"Data-Driven Thinking" is written by members of the media community and contains fresh ideas on the digital revolution in media.
Today’s column is written by Rob Finora, senior vice president of data at ShareThis.
Marketers now use data-driven initiatives as the backbone of their campaigns more than ever. But with this boom comes the exponential concern about data transparency and quality, which are both critical for campaign success and the bottom line.
The growing need for transparent and quality data is one reason for Marc Pritchard's rallying cry last year for full transparency. Inventory quality continued to take center stage with the launch of Ads.txt to prevent unauthorized inventory sales. When you add machine learning, which requires a massive amount of high-quality data to be effective, those accuracy and quality factors become more critical. While many in the digital media supply chain responded and much progress has been made to solve the industry's transparency issues, data quality remains a top priority.
To ensure data quality, marketers must make sure checks and balances are in place within their organizations. The talent they hire and the tech stack they create are the support beams for their data.
I wish it were as simple as separating the wheat from the chaff. It’s not black and white. There are quality factors, such as sources, blending and expiration issues, that impact data effectiveness.
Marketers' ROI is tied to data cleanliness, but data includes tons of noise that is challenging to cut through. We need to reduce this data noise, but this is where it gets tricky. One marketer's trash is another’s treasure.
Before we go further, I am imploring marketers to get back to the basics.
The data boom is similar to black gold. Oil is dirty when it comes out of the ground. So is data, until it’s refined.
Oil is refined differently for different applications, as is data for insights, analytics, segmentation, optimization or measurement. Unrefined or improperly refined data is often confused with bad data. The way to address data transparency and quality concerns is to understand and have a process for its refinement with very clear success metrics and goals. That process will be determined by a brand’s team, systems and data.
Brand marketers must have a solid foundation that begins with a customer journey plan. This goes beyond the media plan, audience definition and execution. A customer journey plan ties the data to the overall customer acquisition and maintenance strategy. Once a plan is in place, the brand can take an inventory of its assets, beginning with its team, systems and, ultimately, data.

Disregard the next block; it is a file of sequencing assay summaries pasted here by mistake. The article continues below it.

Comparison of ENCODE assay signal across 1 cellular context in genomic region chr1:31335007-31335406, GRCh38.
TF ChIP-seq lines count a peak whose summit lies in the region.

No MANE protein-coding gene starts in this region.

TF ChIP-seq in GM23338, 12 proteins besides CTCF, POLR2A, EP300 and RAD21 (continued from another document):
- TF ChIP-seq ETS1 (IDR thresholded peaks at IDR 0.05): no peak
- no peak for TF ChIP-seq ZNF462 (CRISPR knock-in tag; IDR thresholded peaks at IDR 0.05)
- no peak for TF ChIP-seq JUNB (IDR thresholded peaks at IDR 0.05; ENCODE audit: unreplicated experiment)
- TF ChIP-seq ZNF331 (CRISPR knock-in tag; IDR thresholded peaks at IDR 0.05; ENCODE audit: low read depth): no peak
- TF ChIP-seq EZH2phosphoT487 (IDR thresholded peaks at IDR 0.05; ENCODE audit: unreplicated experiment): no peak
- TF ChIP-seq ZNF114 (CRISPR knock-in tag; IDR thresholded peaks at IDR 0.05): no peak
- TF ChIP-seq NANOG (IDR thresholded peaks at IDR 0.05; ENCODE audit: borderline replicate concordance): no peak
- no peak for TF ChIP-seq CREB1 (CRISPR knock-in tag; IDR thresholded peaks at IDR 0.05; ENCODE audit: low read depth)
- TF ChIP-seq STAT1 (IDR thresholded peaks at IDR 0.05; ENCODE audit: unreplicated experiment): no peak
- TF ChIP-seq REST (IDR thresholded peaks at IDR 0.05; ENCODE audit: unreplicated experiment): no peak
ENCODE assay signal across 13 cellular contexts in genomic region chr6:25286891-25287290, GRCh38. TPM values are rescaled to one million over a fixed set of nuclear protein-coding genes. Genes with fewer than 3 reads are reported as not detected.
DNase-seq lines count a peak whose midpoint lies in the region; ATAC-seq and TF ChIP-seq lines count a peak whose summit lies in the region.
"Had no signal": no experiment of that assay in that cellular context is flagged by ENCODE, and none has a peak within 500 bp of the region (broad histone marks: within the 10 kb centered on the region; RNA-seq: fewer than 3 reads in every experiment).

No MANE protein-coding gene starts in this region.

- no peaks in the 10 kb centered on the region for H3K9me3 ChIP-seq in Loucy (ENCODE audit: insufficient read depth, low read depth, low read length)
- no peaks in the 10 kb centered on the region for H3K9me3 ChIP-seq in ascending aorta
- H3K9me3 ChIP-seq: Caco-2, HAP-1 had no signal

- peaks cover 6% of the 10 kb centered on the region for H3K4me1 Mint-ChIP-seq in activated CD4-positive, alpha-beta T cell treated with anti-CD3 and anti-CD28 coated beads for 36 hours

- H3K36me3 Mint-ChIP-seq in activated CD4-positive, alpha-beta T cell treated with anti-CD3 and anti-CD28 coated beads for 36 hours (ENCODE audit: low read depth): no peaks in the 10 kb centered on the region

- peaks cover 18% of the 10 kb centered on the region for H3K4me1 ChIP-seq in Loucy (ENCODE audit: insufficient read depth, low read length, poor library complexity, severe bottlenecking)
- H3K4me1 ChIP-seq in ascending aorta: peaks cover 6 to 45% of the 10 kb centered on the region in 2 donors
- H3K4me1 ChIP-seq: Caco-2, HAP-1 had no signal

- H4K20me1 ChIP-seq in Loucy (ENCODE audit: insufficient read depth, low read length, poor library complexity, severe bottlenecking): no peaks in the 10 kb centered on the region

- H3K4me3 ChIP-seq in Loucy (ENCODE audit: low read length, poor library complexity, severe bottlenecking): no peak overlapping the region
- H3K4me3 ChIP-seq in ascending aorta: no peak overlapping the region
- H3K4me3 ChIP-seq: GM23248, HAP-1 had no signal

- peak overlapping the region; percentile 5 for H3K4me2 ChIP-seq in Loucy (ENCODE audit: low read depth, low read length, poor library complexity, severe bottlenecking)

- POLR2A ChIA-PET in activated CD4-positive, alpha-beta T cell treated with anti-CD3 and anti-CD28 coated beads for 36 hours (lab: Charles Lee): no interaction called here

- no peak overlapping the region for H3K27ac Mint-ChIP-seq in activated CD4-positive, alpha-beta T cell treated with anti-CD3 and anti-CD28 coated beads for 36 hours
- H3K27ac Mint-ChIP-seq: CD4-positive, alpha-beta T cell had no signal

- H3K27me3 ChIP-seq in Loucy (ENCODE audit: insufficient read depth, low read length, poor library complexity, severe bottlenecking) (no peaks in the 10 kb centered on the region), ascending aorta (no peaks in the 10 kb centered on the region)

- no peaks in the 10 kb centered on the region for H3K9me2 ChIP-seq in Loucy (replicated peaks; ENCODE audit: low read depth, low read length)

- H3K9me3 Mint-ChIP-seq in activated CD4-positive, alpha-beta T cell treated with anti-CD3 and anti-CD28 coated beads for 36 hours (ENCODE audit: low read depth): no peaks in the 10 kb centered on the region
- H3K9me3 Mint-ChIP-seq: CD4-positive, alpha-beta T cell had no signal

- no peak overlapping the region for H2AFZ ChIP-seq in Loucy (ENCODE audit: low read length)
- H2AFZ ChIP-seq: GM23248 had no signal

A brand’s team is its best offense and defense. It will likely be a blended team as most marketers do not have these resources in one place, so they should include their agency, vendors and sometimes consultants. The experts they need must be able to address the full process collectively. This includes big data experts who can focus on normalizing disparate data sets and marketing experts who understand how data is collected and what specific measures mean for the brand and its customers, as well as programmatic and analytics experts. If data will fuel an outcome, brands must ensure that they have an expert to guide that journey from the start.
Next is infrastructure. It starts with how brands structure their CRM files, capture and store their first-party data and leverage their data hosting and management platforms, demand-side platforms, media agencies and other analytics or measurement resources. Build it, buy it or rent it, there are arguments for each path, but if brands are investing in data, they also need to invest in their infrastructure.
There is almost a one-to-one ratio between data used and data infrastructure costs, according to the IAB and Winterberry. Marketers must create a continuous learning loop with AI and machine learning resources. AI is not a panacea but it should help make the continuous learning loop smarter over time.
Finally, the data. We all agree that first-party insights are usually the most valuable resource, but there are often holes in strategy and execution, and there are hundreds of resources for supplementing first-party data to help scale its usability and reach. The key here is that general data transparency helps brands find the cleanest data to optimize toward it so that they can fine-tune the learnings that emerge from a mix of well-curated audience insights.
In the end, it is the people and process that allows marketers to sift the data and decide what is quality and critical for their use. But as we explore data transparency and quality, we must not lose sight of the larger transparency issues that plague the industry before any data is touched.